Europe has a reputation for heavy handed regulation. This is often blamed for putting the brakes on innovation and holding back tech businesses in the UK and across Europe. The arrival of GDPR rules, setting out a prescriptive approach for personal data, was a headline grabbing shift with hefty fines which caused reverberations across the world.
In the UK, the rulebook for tech players is long. However, regulation is not necessarily a bad thing. Over the years, the UK has even developed a reputation for thoughtful, measured rules. Many liberalising telecoms markets have replicated Britain’s approach to the licensing regime which predated the current EU approach.
In fintech, the UK was particularly energetic in pioneering the regulatory “sandbox” allowing testing of new propositions in the market and providing support in a collaborative environment. This approach bore fruit. Other countries followed suit.
As more and more consumers and businesses’ lives and work are digitised, policymakers need to address the dramatic shift in behaviours. Technologies such as AI bring huge change and yet there’s widespread concern that the consequences remain misunderstood. Balanced regulation could well encourage consumer confidence and adoption, creating fertile ground for innovation and creativity.
The current approach is reactive and policy is driven increasingly by investigations into the larger tech players.
The UK must be able to maintain a measured approach to regulation of established players while finding a way to recognise, encourage and reward innovators.
The UK’s Digital Markets Taskforce has proposed rules focussed on firms with a “strategic market status”. On the face of it, that should allow for new players to innovate with the regulatory spotlight on more established players or those active in select areas where regulatory oversight is merited. The devil will be in the detail and the application of course. The UK’s rulebook is growing, not shrinking. A raft of EU digital services rules pin additional responsibilities on intermediary platforms including in relation to illegal content and advertising transparency.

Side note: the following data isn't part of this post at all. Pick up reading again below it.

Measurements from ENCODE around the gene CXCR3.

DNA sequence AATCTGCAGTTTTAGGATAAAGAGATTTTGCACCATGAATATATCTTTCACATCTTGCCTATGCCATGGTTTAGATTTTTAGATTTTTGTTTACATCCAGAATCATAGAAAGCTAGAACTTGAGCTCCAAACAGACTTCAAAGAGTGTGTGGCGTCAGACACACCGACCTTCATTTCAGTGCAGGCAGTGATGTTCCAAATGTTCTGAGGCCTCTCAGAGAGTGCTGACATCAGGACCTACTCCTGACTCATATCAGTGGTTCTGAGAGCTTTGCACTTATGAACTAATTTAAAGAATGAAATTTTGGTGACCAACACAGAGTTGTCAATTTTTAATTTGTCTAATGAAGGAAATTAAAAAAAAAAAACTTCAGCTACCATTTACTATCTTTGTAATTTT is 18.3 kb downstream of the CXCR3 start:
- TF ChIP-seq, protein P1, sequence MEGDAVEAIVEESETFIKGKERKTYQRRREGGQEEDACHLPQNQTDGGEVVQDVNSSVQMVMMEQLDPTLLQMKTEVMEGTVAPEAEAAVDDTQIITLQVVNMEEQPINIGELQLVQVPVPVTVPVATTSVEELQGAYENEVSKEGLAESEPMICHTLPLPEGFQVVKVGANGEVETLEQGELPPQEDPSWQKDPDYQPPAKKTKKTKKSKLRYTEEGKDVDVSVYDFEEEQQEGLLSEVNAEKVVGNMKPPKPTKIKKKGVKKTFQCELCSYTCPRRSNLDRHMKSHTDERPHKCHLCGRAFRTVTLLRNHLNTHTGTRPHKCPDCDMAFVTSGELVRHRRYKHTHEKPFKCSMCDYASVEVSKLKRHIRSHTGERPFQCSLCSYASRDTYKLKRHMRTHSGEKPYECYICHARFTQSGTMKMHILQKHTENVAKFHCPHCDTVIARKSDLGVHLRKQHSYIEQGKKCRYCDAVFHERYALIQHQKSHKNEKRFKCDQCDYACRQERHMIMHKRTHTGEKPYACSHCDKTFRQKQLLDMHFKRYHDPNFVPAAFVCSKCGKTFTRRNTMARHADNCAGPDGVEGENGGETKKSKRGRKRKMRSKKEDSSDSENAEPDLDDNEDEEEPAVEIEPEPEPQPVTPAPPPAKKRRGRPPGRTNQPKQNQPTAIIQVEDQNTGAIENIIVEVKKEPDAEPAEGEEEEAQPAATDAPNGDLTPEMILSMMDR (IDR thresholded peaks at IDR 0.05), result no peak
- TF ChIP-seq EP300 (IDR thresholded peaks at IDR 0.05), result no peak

When we assess the UK’s ability to attract innovation, we tend to compare ourselves with the US. That’s a tough comparison given the size of the US domestic market. A further factor at play for the UK is the relative fragmentation of the European market as a whole. A tech company launching in the UK (or an EU member state) may find the regulatory regime manageable, but when looking to expand across the European market will need to tackle not only different customs and languages, but also variations in regulation.
Relatively few areas of regulation have really achieved conformity across the EU to enable friction free expansion. Europeans are fond of consumer protection rules which tend to involve a bigger dose of localisation and politicisation. Even where the rules themselves are reasonable, the sheer number of rules and variations to grapple with across member states, is a disincentive to innovators and investors. Passporting rules across the EU do facilitate a level of low friction access to a significant addressable market (particularly for fintechs) – but this is a benefit which the UK can no longer readily access.
Given the fragmentation noted above and the shifting impact of tech on our daily lives, the UK needs to keep up with well resourced, well informed regulatory and policy teams who are open to dialogue in order to achieve a measured and informed approach to regulation which is proportionate and drives investor confidence in the UK. Trust, transparency and innovation in our approach to regulation is as important as driving trust, transparency and innovation in the tech players who increasingly manage our lives.